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Writers and Editors (RSS feed)

After 17 years: Payment in the freelance writers' class action suit

$9 Million Is Paid to Freelance Writers in 17-Year-Old Copyright Suit (Authors Guild, 4-30-18) The class-action suit grew out of an earlier action brought by Jonathan Tasini and several other writers, which led to the Supreme Court ruling in the freelancers’ favor.
• If you have moved since filing your claim, there is a link to provide the administrator with your current address, but you will need your claim number:

It Took 17 Years: Freelancers Receive $9 Million in Copyright Suit (Jacklyn Peiser, NY Times, 4-30-18) "Seventeen years after nearly 3,000 freelance journalists filed a class-action lawsuit claiming copyright infringement by some of the country’s biggest publishers, the checks are finally in the mail....The Authors Guild filed the suit — along with the American Society of Journalists and Authors, the National Writers Union and 21 freelance writers named as class representatives — in 2001 after publishers licensed articles by freelancers to the electronic database Lexis/Nexis and other digital indexers without getting the writers’ approval. The publishers include The New York Times, Dow Jones, and Knight Ridder, as well as Reed Elsevier, the provider of Lexis/Nexis....Despite the 17-year wait, the freelancers who were part of the lawsuit may consider themselves lucky. Since the case went to court, it has become common practice for publishers to own the digital rights of the articles they publish."

The Authors Guild says "A few writers will receive payouts in the hundreds of thousands of dollars; the amounts depend on the original fees for each article and also, because of the technicalities of copyright law, whether and when the individual works at issue were registered with the Copyright Office."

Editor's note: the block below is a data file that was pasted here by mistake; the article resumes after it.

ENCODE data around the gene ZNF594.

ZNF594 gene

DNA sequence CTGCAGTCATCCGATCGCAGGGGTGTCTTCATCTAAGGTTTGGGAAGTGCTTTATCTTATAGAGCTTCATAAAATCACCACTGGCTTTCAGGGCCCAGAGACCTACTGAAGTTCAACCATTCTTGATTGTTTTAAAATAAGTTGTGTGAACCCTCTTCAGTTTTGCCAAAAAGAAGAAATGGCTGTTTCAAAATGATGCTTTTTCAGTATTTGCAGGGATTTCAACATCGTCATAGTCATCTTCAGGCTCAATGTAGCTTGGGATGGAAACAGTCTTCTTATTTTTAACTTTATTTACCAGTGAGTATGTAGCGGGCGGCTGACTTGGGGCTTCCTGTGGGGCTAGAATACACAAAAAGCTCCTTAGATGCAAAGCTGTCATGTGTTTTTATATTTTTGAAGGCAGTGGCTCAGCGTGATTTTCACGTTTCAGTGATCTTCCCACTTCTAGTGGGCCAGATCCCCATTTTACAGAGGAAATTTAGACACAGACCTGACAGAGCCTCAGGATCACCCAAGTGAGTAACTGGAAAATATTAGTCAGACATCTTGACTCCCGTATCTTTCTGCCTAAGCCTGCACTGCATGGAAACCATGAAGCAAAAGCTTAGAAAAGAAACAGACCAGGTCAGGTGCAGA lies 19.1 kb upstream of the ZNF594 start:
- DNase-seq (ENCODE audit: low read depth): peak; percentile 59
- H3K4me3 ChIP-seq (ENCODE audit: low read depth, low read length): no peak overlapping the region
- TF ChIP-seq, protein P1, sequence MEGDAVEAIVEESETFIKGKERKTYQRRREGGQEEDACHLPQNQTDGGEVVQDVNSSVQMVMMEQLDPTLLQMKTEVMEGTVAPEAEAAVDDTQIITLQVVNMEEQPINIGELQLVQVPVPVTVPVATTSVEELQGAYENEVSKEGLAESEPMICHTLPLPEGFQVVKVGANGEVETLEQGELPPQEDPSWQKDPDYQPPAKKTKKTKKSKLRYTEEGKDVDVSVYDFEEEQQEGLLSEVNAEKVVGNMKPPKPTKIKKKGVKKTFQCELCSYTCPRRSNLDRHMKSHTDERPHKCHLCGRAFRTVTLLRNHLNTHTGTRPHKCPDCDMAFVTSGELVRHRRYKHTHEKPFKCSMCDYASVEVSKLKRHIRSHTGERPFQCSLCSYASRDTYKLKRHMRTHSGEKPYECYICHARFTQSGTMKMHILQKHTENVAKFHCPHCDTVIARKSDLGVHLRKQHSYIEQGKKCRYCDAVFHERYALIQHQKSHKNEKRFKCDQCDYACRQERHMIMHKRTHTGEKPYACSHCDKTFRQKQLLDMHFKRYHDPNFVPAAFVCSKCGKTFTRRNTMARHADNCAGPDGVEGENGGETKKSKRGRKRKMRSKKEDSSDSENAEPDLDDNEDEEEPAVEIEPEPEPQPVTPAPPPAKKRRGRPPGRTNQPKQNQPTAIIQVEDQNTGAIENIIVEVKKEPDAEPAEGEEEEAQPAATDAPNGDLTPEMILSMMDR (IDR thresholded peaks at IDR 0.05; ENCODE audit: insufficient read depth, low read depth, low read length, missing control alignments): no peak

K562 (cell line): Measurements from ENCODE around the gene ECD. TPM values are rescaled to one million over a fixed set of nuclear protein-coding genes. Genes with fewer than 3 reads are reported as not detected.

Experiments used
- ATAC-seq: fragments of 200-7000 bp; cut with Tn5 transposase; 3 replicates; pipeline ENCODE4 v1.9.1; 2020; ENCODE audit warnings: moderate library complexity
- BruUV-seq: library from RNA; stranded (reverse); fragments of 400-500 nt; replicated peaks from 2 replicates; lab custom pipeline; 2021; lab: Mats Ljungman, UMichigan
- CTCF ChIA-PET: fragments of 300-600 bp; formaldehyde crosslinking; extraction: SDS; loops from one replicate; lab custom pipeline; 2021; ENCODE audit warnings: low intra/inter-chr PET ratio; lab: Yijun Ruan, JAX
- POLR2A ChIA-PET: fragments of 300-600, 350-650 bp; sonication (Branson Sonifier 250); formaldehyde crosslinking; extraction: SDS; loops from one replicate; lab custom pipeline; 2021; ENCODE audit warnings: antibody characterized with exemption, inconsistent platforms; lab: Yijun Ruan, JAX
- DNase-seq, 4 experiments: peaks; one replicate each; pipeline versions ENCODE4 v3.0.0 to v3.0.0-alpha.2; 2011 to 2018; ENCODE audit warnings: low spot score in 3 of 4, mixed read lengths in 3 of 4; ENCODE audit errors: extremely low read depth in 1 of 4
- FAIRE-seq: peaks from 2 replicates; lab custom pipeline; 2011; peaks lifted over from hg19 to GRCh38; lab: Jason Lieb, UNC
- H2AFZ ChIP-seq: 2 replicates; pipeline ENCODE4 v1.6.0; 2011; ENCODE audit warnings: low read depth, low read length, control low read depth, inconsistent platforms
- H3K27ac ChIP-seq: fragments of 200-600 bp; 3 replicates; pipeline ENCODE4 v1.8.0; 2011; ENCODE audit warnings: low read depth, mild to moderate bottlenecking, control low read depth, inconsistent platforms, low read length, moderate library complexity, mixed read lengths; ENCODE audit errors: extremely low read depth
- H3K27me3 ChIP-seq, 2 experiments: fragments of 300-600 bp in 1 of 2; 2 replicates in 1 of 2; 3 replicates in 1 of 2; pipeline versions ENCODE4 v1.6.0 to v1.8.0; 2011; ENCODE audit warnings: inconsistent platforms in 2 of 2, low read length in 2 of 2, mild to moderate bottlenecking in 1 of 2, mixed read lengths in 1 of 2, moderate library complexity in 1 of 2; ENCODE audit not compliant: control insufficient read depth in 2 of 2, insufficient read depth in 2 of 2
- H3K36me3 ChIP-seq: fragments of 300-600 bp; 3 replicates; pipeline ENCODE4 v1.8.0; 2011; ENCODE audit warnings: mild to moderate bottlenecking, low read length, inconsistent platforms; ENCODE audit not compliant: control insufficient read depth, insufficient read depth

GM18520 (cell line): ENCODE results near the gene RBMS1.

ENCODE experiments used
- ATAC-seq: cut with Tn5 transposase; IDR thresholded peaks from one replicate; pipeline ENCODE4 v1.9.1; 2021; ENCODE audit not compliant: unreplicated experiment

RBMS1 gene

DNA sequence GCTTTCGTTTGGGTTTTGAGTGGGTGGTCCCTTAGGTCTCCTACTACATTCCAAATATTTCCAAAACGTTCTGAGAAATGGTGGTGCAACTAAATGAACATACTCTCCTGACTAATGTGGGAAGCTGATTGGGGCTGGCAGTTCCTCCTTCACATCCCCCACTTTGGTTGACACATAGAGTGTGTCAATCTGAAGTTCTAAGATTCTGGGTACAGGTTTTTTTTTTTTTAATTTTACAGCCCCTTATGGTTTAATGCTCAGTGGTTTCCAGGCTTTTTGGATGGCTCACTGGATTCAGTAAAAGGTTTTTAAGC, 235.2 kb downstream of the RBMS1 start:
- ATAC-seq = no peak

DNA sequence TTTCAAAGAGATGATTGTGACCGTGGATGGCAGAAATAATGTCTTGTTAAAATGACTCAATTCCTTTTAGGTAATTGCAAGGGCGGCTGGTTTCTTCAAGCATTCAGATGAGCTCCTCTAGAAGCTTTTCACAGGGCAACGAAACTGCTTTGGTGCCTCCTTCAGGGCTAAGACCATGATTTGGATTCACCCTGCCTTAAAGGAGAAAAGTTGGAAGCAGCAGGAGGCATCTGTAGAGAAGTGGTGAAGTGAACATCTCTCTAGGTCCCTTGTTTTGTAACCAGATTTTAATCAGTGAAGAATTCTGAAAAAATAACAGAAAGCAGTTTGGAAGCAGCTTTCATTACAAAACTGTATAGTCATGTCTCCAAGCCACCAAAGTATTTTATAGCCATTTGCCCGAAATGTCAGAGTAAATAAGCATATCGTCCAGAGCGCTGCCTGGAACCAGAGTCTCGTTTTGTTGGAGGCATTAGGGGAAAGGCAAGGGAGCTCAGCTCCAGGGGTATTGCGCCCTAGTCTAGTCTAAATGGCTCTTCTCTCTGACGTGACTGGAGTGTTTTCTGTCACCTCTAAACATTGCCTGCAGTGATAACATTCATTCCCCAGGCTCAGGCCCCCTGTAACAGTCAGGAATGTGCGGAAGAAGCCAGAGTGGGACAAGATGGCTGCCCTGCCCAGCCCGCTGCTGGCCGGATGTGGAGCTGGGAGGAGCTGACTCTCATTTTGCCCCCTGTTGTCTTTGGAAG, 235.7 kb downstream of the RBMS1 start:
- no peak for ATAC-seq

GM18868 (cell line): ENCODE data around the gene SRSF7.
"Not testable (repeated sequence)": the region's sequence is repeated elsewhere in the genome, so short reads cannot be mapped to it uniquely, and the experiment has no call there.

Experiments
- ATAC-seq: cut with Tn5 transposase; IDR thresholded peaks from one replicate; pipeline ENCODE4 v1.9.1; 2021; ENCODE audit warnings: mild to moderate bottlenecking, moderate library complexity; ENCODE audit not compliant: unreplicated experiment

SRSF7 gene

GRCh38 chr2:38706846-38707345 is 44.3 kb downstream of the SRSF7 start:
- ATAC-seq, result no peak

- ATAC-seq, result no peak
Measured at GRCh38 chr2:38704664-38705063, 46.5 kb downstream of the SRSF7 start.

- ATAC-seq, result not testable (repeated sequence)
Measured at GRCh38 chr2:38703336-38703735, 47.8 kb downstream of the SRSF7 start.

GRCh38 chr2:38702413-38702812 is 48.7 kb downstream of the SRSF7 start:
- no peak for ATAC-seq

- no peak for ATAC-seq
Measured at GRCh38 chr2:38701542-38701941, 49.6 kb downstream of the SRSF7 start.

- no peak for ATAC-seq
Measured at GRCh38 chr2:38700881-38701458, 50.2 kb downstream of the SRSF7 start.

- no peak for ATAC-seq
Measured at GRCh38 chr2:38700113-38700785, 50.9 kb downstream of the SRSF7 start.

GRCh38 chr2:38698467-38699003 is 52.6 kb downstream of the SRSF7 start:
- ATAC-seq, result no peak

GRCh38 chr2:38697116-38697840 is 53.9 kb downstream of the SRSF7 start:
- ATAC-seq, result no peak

Those few are people who had registered copyrights on tens of articles covered by the class action before filing a claim. Not many writers do that. If multiple articles claimed were covered by one copyright (e.g. book excerpts), they only counted as a single statutory violation.

Here is the original list of publications included "In Re Literary Works in Electronic Databases Copyright Litigation":

• If you don’t have your claim number you will need to contact the claims administrator by email:

You may also mail the claims administrator at:
Literary Works in Electronic Databases Copyright Litigation
c/o GCG
PO Box 10032
Dublin, OH 43017-6632

• The claims administration site is:

Questions and answers on the settlement site, added May 1, 2018
" Since we mailed out the settlement checks, we have received a number of questions that are addressed there.
We will update this list of inquiries as more common questions arise. "
Freelance Settlement Update (Authors Guild , 9-17-17 updated 12-6-17) Case history, plan of allocation, and other important background information.

Congratulations writers! And thanks for the notices to Guild members from Mary Rasenberger, Executive Director of The Authors Guild. Quite a few writers celebrated this week, often having forgotten about filling out those forms lo those many years ago!

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